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[Octave-bug-tracker] [bug #52685] redundant sentence in meansq docstring

From: Dan Sebald
Subject: [Octave-bug-tracker] [bug #52685] redundant sentence in meansq docstring
Date: Thu, 28 Dec 2017 00:57:04 -0500 (EST)
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Follow-up Comment #18, bug #52685 (project octave):

The main delay here was adding some clarity to the documentation for ols.m and
gls.m.  After letting this sit for a bit, I pulled back some changes I thought
were too bulky.  I aimed for adding a bit more context about least squares so
that the cov(vec(e)) = kron(S,I) didn't seem so obscure and bewildering.  That
expression is still there, but I moved it to a third paragraph that describes
the error residuals assumption.  That third paragraph is what's different
between ols and gls.  So, the structure of the documentation for these two
entries is, in short,

1) The least-square formula construct with complete description of the matrix

2) A description of the X and Y matrices, i.e., the input variables.

3) A description of the underlying E matrix, i.e., the implied error
variables.  It's difficult to be descriptive here without first doing detailed
definitions, but I think I've conveyed the ideas.

That seems to make this digestable in reasonable hunks of text.  The thing I
like most is that I managed to use upper-case S in ols.m case to express
matrix and lower-case s in gls.m to signify scalar (in the help-based version,
anyway).  Basically the difference is that gls() requires an input description
of the correlation relationship.  That's something hard to validate for one's
data no less construct the large matrix without being meticulous...and if one
has a large data set, t*p-by-t*p matrix can be rather large.  I suspect that
gls.m doesn't see much use, evidenced by the error that is in the routine. 
ols.m is quite usable though.  I think there might be an approach halfway
between these two called "feasible" GLS.  Also, it might be nice if there were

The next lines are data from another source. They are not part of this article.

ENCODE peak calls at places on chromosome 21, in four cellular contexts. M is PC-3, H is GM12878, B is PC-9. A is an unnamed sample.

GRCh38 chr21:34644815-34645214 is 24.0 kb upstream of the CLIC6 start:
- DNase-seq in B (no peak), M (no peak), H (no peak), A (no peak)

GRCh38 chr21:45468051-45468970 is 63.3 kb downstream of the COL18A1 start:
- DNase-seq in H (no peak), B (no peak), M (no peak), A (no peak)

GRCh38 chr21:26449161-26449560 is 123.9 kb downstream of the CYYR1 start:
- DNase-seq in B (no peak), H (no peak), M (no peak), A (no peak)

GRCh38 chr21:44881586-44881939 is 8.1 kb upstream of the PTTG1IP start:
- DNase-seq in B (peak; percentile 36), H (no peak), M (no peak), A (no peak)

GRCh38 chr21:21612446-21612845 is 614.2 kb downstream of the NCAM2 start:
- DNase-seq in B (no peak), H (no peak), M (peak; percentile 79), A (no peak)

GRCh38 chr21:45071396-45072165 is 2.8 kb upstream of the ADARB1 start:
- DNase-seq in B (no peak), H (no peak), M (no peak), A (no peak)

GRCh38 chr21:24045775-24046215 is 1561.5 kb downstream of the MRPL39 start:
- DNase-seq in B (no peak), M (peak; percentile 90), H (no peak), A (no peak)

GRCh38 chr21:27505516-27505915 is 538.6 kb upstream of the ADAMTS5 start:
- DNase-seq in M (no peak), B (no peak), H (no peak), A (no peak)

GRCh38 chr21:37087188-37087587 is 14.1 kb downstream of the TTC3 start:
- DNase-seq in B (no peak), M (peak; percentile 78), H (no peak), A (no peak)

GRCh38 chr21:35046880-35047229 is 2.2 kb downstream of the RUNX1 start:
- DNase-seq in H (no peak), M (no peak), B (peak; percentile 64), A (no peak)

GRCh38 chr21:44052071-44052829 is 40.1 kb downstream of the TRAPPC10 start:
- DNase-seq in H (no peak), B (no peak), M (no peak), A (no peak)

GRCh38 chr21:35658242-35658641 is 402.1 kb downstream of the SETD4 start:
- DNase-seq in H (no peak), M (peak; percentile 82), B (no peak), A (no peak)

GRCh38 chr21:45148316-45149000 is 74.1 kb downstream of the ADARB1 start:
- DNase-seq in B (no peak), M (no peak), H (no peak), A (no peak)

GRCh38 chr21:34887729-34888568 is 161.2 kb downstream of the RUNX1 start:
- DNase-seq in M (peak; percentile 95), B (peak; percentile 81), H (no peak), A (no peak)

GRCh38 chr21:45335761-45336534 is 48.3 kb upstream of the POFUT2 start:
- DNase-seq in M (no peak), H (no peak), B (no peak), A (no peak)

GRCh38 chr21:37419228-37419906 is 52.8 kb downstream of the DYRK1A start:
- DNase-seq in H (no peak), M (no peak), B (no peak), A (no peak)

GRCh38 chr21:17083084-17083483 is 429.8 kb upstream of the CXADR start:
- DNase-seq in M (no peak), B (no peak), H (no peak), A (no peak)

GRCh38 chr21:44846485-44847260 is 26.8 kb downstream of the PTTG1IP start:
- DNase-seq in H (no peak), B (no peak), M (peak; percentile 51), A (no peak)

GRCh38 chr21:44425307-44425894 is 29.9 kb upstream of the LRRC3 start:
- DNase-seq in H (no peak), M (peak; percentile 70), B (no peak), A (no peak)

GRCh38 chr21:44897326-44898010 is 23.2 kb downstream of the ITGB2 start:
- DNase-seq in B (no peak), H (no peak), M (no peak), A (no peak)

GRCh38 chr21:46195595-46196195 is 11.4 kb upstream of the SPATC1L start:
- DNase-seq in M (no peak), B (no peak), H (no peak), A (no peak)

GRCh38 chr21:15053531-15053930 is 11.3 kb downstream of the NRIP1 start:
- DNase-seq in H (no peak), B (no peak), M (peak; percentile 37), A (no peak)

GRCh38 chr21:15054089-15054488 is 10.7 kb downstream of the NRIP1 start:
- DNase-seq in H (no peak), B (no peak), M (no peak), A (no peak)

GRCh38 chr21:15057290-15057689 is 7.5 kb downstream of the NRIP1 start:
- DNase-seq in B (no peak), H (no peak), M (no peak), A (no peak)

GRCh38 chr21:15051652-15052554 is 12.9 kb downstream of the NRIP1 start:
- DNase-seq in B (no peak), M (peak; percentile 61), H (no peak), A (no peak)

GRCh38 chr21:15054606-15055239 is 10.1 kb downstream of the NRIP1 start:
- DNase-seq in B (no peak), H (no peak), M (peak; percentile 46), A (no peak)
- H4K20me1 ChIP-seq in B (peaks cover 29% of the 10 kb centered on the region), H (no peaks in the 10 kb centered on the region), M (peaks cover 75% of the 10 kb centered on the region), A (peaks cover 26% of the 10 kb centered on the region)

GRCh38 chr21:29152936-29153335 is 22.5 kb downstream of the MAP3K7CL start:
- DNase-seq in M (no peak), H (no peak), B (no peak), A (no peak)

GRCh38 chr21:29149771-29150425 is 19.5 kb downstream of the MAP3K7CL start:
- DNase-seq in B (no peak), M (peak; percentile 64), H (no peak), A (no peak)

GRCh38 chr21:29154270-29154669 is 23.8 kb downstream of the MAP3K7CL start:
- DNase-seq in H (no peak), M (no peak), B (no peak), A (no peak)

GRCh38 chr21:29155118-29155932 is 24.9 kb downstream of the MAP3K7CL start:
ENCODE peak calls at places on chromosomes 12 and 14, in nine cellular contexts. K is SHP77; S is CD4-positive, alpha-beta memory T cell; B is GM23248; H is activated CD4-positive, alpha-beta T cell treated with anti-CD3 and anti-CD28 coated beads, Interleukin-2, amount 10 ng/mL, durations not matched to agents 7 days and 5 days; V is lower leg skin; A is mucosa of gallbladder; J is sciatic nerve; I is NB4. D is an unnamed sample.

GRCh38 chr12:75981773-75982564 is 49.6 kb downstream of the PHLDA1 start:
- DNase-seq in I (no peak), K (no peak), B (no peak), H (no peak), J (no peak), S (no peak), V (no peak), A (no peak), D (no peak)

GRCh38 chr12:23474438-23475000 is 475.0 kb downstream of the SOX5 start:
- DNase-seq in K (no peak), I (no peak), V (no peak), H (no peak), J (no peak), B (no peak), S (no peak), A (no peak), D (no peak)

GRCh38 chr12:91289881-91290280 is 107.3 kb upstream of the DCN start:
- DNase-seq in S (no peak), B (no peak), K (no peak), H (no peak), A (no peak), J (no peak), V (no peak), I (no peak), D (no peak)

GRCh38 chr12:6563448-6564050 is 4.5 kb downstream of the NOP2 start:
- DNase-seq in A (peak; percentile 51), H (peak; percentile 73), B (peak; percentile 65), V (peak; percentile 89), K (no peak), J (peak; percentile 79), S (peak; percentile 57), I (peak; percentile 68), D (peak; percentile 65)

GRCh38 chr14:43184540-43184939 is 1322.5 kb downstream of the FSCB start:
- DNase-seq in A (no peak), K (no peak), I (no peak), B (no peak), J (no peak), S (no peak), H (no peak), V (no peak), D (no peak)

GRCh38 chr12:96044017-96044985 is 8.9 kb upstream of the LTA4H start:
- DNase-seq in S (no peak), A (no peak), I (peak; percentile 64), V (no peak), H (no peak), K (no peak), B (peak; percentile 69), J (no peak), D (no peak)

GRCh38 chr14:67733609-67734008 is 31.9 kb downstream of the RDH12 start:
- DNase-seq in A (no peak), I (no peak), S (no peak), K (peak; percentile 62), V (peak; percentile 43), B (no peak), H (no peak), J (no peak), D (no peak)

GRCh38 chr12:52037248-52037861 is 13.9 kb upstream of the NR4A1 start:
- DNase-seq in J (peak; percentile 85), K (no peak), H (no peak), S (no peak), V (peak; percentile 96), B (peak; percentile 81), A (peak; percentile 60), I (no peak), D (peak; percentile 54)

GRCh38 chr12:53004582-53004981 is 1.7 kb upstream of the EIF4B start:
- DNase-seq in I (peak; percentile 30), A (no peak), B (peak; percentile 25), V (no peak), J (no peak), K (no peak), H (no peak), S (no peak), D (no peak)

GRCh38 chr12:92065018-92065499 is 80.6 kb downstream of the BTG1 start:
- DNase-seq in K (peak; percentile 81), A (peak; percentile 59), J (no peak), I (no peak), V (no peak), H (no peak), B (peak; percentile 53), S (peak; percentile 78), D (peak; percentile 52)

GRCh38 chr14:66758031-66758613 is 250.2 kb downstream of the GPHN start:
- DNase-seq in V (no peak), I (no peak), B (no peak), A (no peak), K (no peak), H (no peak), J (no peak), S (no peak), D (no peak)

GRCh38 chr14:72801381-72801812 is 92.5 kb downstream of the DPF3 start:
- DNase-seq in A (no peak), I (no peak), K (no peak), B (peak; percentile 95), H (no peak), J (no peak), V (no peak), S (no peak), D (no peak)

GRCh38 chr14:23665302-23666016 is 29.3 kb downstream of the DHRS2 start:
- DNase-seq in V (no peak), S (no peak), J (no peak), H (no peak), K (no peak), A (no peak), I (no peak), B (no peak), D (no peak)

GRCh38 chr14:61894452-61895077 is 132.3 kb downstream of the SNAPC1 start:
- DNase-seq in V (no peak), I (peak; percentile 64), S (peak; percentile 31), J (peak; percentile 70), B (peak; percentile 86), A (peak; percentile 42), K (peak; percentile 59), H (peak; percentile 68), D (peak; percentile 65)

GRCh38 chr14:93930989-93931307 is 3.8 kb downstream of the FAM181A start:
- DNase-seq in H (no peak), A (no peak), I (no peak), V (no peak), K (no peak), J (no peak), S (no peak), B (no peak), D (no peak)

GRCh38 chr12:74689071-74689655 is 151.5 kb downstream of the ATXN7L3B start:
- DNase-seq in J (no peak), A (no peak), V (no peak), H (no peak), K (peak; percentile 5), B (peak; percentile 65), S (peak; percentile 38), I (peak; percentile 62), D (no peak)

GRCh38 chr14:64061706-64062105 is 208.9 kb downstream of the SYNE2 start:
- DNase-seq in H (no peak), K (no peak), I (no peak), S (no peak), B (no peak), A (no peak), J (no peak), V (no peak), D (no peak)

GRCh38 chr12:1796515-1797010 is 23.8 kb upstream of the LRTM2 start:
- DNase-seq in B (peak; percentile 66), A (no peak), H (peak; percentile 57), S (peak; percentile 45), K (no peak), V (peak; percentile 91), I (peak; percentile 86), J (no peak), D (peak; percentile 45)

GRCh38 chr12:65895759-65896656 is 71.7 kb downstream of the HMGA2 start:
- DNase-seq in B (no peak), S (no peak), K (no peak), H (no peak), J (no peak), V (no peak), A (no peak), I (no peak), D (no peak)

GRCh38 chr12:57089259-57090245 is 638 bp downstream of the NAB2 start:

an alternative version that just accepted S, i.e., gls(X,Y,S), rather than
have to construct the Kronecher product O.

I'm tempted to change the section 25.4 Linear Least Squares description.  It
says, "assuming zero-mean Gaussian noise", but Gaussian noise error-variables
is not a requirement.  If the noise is Gaussian then the estimation is the
maximum-likelihood, I think.  Generally speaking, though, the requirement is
only that the second-order moment (i.e., variance) behaves reasonably nice. 
Maybe instead it should be "assuming zero-mean noise with reasonably
well-behaved variance".

As for the format in LaTeX versus help-based version, eh, I really don't want
to pursue that any further right now.  I don't think the discussion list will
produce much response, and it could be an heap of work in a project where
people contribute things sort of hodge-podge.  That is, we could make rules,
but few would probably know they exist.  This isn't a major concern at the
moment given a release is approaching.

There is one of these items, though, that I sort of wonder about.  The @code{}
format produces apostrophes around the code, e.g., 'y = x*b'.  The problem
there is the apostrophy possibly being mistook as a transpose operator to the
unobservant reader.

Well, take a look through the changes, and maybe we'll do one more pass for
minor corrections.  It might be easiest to just glance at the diff hunks then
read the help in both Octave and the octave.pdf file.  None of these routines'
documentation is very long.

(file #42743)

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